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Discussion Starter · #1 ·
Can anyone suggest a good way to insulate a taillight from vibration? My original one had three bushings with metal sleeves through them to keep vibration from transferring from the mount to the light and helped prevent blown bulbs.

I fabbed up a ne bracket for the new tail light I plan on using, but I can't use the original bushings because the mount is thicker than the stock one.

Any thoughts on what I should do? In fact, does it even need to be insulated from the vibration? The bike is a Kawasaki 750 - not much in the way of heavy vibration - with rear suspension - not much road jostling.

Thanks for the help,
Jay
 

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Those little rubber coated washers work OK for stuff like that if your mount is made in such a way that they won't be seen. Or make your own by plasti-dipping some washers. Just think of it like rubber mounting an engine and put them at all the connections to the fender (or where ever your putting it).

I have yet to run one but I hear the that LED replacement bulbs are pretty hearty when used on a bike. Between those two things I doubt you'll have any trouble on a bike that smooth.
 

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KnuckleBuster said:
Can anyone suggest a good way to insulate a taillight from vibration? My original one had three bushings with metal sleeves through them to keep vibration from transferring from the mount to the light and helped prevent blown bulbs.

I fabbed up a ne bracket for the new tail light I plan on using, but I can't use the original bushings because the mount is thicker than the stock one.

Any thoughts on what I should do? In fact, does it even need to be insulated from the vibration? The bike is a Kawasaki 750 - not much in the way of heavy vibration - with rear suspension - not much road jostling.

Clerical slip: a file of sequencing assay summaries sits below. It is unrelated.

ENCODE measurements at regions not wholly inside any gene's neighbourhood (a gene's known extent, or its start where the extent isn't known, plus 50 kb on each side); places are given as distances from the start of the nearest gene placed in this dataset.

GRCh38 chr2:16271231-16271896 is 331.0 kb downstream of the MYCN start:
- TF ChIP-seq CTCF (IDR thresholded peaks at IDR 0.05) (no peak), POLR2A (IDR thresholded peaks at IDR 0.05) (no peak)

Thanks for the help,
Jay
This may sound strange but here's something that worked for me...
I made little gaskets out of skateboard grip tape and stuck the on every surface that mated to another surface ( so that the sandpapery surfaces were touching) and put everything back together. Seemed to do the trick and no more blown bulbs. maybe it soaked up some vibes?
 

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TNsportster said:
This may sound strange but here's something that worked for me...
I made little gaskets out of skateboard grip tape and stuck the on every surface that mated to another surface ( so that the sandpapery surfaces were touching) and put everything back together. Seemed to do the trick and no more blown bulbs. maybe it soaked up some vibes?
Or skateboard truck mounting pads, just cut them to the shapes you need. Reduce vibration rather well.
 

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Like ol scratch said, truck mounting pads work. If you don't have any around and/or wanna sve a little money, P.M. me. I've got access to small sheets of silicone that would work perfectly. Details can be discussed privately, but they cost VERY little. ;)
 

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Discussion Starter · #8 ·
I think I may have figured something out....

I was at the hardware store the other day and came across some faucet parts - little tapered rubber washers about 1/4" thick. They fit the bolts nicely and sit in the countersunk holes in the bracket really well. After tightening everything down, you only see maybe 1/16" of the washer, it's hard rubber, and seems like it may do the trick.

We'll see what happens once I get it on the road. I just fabbed up an aluminum license plate bracket, so I'm one step closer to the highway.

Later,
Jay
 
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